On November 9, 2007, the Federal Trade Commission (FTC) published the Red Flag Rules defining what a creditor and financial institution must do to implement an Identity Theft Prevention Program. The deadline for compliance was originally November 1, 2008. Many in the healthcare industry were surprised to discover that the Red Flag Rules may apply to them. Due to confusion and uncertainty about the applicability of the rule, the FTC subsequently announced that it was delaying enforcement of key elements of its identity theft detection, prevention, and mitigation rules until May 1, 2009, to allow “creditors” and financial institutions additional time to fully implement policies and procedures designed to prevent identity theft.
The Red Flag Rules add another layer of complexity to addressing the problem of health information privacy and security. Most healthcare providers already must comply with the privacy and security standards of the Health Insurance Portability and Accountability Act of 1996 (HIPAA), which has significant overlap with the requirements of the Red Flag Rules. However, health care providers should (1) be aware of the Red Flag Rules; (2) determine the applicability of these rules to their operations; (3) review their existing privacy and security compliance programs in light of these rules; and (4) take any necessary action to bring themselves into compliance with applicable requirements.
The Red Flag Rules provide that “creditors” with “covered accounts” that are subject to FTC enforcement under the Fair Credit Reporting Act must develop and implement a written identity theft prevention program that detects, prevents and mitigates identity theft. Healthcare providers may be considered creditors if they allow for payment on medical services provided to a patient after those services were provided and/or over a period of installment payments. Accordingly, unless the provider offers services only on a prepaid basis, it is likely a creditor for red flag purposes.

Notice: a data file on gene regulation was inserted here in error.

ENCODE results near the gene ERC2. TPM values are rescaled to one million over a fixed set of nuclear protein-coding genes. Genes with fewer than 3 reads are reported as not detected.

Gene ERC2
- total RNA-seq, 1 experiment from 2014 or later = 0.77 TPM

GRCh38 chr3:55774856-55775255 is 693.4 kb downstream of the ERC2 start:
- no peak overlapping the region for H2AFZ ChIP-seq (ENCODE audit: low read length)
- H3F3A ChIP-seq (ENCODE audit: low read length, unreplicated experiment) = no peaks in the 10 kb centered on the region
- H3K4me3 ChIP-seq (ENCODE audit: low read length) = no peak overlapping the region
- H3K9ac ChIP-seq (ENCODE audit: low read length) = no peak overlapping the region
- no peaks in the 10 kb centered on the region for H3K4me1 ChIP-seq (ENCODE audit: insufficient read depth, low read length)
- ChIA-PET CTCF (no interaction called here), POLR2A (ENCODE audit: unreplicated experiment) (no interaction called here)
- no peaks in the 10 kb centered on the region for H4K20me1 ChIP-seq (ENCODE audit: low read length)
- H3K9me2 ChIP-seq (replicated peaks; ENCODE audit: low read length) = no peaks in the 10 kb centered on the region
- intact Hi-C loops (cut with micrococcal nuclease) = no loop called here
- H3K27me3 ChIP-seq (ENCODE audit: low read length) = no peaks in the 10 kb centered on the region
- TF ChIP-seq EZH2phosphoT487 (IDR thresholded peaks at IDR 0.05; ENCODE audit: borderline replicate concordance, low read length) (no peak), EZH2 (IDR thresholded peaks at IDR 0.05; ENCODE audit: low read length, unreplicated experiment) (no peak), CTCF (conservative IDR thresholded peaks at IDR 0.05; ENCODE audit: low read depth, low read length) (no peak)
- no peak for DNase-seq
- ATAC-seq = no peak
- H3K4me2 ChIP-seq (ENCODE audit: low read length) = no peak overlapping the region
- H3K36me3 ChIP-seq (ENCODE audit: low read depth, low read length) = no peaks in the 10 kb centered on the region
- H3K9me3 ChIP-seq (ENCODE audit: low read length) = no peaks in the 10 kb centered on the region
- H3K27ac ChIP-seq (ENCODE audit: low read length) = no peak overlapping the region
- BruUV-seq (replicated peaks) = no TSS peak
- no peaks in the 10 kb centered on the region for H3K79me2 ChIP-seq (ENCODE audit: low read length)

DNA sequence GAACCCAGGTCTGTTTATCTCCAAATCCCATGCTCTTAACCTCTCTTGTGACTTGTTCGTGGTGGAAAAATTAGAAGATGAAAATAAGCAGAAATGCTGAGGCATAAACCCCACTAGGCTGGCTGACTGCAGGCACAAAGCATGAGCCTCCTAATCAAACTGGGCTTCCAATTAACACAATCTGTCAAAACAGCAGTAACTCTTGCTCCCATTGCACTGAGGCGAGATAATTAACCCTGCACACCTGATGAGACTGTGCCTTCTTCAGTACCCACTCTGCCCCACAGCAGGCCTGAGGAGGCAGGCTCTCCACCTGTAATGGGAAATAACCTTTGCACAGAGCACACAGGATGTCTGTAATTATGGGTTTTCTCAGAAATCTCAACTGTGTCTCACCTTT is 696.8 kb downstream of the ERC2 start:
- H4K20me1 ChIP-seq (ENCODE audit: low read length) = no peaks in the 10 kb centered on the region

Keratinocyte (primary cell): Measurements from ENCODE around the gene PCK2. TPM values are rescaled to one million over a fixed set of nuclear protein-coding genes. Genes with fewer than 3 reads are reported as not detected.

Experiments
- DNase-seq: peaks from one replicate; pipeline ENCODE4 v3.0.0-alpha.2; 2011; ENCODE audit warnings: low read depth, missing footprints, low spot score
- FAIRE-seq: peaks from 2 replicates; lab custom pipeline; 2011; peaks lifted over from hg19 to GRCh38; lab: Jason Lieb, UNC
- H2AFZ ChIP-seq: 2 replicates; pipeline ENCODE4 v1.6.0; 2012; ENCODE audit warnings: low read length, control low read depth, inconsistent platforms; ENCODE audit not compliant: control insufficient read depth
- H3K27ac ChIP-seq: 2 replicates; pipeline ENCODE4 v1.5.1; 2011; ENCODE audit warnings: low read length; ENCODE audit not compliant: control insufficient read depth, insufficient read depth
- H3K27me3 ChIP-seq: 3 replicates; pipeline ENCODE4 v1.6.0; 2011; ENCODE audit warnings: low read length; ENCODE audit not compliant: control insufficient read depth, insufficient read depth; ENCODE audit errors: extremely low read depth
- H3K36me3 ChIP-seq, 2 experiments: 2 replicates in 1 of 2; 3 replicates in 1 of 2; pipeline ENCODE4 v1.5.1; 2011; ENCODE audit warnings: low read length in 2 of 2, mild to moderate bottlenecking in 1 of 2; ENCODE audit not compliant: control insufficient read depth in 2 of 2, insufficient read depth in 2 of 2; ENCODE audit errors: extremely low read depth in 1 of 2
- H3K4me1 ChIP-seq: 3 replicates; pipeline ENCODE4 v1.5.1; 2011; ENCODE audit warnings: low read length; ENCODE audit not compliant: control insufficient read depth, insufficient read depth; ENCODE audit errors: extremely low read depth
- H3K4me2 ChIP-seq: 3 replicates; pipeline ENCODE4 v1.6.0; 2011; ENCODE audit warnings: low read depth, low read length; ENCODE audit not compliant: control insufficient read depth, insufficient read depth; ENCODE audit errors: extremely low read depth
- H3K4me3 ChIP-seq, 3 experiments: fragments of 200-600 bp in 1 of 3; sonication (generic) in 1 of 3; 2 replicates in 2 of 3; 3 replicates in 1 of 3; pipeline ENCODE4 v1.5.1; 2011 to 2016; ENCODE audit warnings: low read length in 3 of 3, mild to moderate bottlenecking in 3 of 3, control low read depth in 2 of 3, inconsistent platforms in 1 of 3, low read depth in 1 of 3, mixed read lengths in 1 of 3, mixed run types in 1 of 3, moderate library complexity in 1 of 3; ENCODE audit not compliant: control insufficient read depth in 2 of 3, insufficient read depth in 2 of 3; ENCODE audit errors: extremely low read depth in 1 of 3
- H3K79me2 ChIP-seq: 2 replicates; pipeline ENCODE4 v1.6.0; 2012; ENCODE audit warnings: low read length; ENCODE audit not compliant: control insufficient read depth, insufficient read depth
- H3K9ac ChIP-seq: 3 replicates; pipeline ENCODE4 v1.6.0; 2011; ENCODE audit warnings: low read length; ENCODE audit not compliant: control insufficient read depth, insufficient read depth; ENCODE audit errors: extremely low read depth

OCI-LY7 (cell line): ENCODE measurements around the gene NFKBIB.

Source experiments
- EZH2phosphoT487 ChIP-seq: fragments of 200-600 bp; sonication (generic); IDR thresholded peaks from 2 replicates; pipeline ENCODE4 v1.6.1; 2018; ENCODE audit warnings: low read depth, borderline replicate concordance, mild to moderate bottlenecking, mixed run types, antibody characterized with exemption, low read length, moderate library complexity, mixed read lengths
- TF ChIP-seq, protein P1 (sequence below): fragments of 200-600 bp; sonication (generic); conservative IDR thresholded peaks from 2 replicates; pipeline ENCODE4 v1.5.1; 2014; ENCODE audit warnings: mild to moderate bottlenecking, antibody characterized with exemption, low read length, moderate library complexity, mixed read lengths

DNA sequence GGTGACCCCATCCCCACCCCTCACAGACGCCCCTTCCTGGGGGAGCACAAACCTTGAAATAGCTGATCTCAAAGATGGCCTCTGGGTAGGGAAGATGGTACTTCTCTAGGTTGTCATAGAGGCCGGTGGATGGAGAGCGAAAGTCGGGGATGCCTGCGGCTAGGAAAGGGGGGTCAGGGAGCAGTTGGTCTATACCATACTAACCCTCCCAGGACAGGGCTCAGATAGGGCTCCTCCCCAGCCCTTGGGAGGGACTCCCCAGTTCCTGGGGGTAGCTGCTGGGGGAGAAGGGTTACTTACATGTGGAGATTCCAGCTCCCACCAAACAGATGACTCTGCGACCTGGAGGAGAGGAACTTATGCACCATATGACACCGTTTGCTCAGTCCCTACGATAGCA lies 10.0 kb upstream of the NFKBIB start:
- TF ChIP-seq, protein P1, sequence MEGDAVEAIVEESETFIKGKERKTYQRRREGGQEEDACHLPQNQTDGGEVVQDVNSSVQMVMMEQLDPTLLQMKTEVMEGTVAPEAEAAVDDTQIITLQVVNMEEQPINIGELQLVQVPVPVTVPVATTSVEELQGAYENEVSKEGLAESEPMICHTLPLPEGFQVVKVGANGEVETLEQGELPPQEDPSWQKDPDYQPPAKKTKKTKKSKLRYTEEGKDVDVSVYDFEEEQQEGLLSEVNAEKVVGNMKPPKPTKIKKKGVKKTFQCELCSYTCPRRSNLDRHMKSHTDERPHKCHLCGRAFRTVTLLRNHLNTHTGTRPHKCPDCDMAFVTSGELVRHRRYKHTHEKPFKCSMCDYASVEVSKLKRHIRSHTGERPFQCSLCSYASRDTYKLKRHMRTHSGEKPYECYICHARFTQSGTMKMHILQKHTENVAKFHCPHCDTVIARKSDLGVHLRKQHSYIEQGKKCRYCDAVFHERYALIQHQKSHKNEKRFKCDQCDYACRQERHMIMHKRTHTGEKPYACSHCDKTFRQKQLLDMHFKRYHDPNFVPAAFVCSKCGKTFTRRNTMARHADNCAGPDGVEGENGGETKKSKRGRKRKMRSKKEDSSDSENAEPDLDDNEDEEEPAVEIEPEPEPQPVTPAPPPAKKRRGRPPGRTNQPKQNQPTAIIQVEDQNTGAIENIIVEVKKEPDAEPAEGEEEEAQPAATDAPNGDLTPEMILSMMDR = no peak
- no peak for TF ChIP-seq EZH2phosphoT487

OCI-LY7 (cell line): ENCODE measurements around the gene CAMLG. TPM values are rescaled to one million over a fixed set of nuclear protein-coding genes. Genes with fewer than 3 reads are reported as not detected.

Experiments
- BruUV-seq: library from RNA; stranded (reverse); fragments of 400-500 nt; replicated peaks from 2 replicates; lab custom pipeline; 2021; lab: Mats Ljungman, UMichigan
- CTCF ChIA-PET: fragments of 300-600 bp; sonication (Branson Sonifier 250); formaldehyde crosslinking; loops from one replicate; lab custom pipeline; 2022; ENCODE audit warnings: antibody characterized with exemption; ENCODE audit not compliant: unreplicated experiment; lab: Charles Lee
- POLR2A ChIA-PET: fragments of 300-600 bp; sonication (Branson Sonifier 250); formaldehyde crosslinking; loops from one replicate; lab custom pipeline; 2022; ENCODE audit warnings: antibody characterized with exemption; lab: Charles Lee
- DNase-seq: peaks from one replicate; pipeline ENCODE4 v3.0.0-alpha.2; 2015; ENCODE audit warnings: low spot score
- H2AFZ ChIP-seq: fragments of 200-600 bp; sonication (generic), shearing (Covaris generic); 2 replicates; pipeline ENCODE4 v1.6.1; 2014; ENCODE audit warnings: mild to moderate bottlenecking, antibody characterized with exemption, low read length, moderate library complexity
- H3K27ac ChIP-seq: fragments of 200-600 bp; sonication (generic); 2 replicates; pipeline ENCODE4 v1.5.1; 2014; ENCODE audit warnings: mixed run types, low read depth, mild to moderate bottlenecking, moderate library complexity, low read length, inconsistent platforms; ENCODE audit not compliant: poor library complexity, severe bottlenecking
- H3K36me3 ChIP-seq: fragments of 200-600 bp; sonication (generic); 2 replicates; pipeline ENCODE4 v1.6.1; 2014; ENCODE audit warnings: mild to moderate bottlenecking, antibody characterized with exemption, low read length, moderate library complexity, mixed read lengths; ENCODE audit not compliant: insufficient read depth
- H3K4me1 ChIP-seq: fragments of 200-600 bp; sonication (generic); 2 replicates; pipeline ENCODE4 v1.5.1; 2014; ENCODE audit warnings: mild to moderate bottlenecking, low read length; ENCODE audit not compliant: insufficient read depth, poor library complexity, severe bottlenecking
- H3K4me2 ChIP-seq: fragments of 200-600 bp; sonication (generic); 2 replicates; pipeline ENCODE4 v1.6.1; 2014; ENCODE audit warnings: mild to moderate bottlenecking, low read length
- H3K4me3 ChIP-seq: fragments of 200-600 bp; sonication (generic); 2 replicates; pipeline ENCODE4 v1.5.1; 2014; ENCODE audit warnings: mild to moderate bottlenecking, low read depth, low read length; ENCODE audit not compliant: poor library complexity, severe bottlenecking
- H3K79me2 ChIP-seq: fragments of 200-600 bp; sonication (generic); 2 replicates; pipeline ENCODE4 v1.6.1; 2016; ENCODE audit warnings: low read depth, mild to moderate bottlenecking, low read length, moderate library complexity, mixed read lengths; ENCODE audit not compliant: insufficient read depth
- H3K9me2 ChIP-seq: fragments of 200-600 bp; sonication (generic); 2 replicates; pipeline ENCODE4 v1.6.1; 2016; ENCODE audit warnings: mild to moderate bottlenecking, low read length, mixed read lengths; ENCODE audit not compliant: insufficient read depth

A covered account is defined broadly as (a) “[a]n account primarily for personal, family, or household purposes, that involves or is designed to permit multiple payments or transactions” or (b) “[a]ny other account . . . for which there is a reasonably foreseeable risk to customers or to the safety and soundness of the . . . creditor from identity theft.” Patient (and perhaps other) accounts appear to qualify as covered accounts under either prong of this definition.
The FTC has defined as red flags those patterns, practices or specific activities that indicate the possible existence of identity theft. The FTC has identified five categories of red flags: (1) alerts, notifications or other warnings from consumer reporting agencies or service providers; (2) the presentation of suspicious documents; (3) the presentation of suspicious personal indentifying information; (4) the unusual use of, or suspicious activity related to, a covered account; and (5) notice from customers, law enforcement or others regarding possible identity theft.
Many healthcare providers will find that they are creditors subject to FTC enforcement with covered accounts. These providers will need to implement an Identity Theft Prevention Program. The program may be incorporated as part of the provider’s HIPAA compliance efforts, and should be appropriate to the size and complexity of the organization, and the scope of its activities. The program must be approved by an organization’s board of directors (or designated committee thereof) and contain “reasonable policies and procedures” to identify and detect red flags, respond to red flags to prevent and mitigate identity theft, and ensure it is updated periodically to reflect changes in risks to customers or to the safety and soundness of creditor from identity theft. Providers must also assign specific administrative responsibility for implementing the program, training staff, auditing compliance, generating annual reports, and overseeing anyone granted access to covered accounts.
NOTE: This general summary of the law should not be used to solve individual problems since slight changes in the fact situation may require a material variance in the applicable legal advice.